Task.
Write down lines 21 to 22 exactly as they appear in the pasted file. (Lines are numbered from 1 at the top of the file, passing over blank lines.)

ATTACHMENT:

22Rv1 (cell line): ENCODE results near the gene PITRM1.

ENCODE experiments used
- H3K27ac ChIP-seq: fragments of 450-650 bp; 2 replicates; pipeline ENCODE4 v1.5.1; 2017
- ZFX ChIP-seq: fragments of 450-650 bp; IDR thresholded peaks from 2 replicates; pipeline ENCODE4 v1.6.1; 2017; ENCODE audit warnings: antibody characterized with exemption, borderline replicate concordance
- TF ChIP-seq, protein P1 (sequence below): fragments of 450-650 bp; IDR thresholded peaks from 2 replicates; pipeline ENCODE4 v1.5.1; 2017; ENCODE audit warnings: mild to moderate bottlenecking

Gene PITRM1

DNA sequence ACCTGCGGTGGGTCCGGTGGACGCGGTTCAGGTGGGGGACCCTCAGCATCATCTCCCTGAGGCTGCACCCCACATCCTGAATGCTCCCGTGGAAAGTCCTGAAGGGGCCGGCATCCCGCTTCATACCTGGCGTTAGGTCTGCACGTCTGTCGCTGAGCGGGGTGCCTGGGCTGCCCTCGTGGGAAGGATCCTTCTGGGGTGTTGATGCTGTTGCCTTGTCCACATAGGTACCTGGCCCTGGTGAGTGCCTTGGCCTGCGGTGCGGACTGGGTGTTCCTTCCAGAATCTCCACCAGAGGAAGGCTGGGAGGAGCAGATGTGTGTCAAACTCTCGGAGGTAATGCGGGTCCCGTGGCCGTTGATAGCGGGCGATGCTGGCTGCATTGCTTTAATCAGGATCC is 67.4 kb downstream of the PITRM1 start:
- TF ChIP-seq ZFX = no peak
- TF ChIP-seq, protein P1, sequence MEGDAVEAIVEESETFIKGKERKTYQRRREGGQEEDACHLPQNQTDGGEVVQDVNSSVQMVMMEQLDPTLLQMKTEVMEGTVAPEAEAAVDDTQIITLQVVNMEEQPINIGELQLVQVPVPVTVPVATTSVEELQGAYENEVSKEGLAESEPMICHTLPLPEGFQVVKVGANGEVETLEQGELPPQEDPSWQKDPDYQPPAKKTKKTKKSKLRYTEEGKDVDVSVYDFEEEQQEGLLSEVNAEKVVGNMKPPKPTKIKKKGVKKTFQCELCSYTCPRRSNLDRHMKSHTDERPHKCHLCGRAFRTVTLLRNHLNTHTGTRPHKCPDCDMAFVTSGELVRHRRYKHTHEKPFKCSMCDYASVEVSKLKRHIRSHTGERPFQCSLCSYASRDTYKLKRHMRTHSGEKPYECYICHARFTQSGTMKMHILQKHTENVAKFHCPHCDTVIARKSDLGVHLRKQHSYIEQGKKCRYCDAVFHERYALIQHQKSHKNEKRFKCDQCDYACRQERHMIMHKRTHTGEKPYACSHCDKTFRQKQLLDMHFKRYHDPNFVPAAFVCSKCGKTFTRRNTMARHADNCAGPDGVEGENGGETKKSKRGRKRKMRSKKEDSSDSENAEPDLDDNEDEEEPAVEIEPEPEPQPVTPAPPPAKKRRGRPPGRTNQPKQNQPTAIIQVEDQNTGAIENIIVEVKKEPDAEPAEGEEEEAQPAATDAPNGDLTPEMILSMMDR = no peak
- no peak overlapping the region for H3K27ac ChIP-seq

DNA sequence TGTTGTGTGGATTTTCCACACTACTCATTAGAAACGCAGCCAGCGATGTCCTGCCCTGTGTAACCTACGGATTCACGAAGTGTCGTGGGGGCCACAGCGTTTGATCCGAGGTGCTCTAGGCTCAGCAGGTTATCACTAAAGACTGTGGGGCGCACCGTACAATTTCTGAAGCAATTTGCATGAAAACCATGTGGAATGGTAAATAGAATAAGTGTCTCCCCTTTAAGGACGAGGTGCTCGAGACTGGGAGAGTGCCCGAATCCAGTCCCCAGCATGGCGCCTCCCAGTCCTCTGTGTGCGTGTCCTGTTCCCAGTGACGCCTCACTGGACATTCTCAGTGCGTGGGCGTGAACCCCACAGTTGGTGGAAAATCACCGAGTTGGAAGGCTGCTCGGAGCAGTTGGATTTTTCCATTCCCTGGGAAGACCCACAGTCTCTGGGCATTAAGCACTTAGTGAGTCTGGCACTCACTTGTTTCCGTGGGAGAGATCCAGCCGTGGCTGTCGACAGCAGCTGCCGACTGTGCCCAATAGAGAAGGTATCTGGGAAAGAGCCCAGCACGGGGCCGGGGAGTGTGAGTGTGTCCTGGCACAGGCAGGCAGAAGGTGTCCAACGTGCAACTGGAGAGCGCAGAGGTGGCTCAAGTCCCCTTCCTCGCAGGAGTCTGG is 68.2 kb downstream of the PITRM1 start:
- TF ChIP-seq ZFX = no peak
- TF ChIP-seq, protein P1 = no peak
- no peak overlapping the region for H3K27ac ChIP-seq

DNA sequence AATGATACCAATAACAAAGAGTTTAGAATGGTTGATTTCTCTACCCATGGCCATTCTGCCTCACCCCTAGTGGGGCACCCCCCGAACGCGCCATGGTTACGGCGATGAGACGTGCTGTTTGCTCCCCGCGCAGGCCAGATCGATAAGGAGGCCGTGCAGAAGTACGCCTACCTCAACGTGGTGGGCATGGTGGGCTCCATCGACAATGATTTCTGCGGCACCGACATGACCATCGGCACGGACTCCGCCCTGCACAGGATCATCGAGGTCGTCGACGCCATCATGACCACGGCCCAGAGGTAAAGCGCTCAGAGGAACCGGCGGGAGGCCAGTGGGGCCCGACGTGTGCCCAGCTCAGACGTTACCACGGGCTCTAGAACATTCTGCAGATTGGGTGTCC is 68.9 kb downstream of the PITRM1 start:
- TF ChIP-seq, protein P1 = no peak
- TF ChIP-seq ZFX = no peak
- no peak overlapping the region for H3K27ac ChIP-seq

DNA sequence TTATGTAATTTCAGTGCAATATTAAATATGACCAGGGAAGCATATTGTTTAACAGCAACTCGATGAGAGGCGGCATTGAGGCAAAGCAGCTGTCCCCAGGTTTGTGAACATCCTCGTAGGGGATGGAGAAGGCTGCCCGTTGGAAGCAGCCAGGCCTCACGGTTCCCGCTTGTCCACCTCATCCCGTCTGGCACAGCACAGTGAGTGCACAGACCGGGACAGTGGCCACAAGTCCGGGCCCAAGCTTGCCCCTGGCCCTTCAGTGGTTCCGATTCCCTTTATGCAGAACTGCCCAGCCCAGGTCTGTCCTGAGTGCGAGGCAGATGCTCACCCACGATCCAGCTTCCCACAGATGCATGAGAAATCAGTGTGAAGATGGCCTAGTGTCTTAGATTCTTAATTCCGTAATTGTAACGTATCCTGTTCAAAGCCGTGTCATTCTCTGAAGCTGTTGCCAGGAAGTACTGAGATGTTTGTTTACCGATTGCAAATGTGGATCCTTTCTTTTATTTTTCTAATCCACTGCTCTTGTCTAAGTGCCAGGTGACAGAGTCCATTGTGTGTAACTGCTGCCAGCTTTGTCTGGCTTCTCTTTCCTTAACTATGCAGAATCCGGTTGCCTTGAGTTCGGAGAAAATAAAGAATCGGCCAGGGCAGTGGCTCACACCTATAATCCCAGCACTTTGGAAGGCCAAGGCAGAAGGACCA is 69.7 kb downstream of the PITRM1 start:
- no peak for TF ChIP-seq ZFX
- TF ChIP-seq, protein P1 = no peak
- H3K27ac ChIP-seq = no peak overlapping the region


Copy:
- TF ChIP-seq, protein P1 = no peak
- H3K27ac ChIP-seq = no peak overlapping the region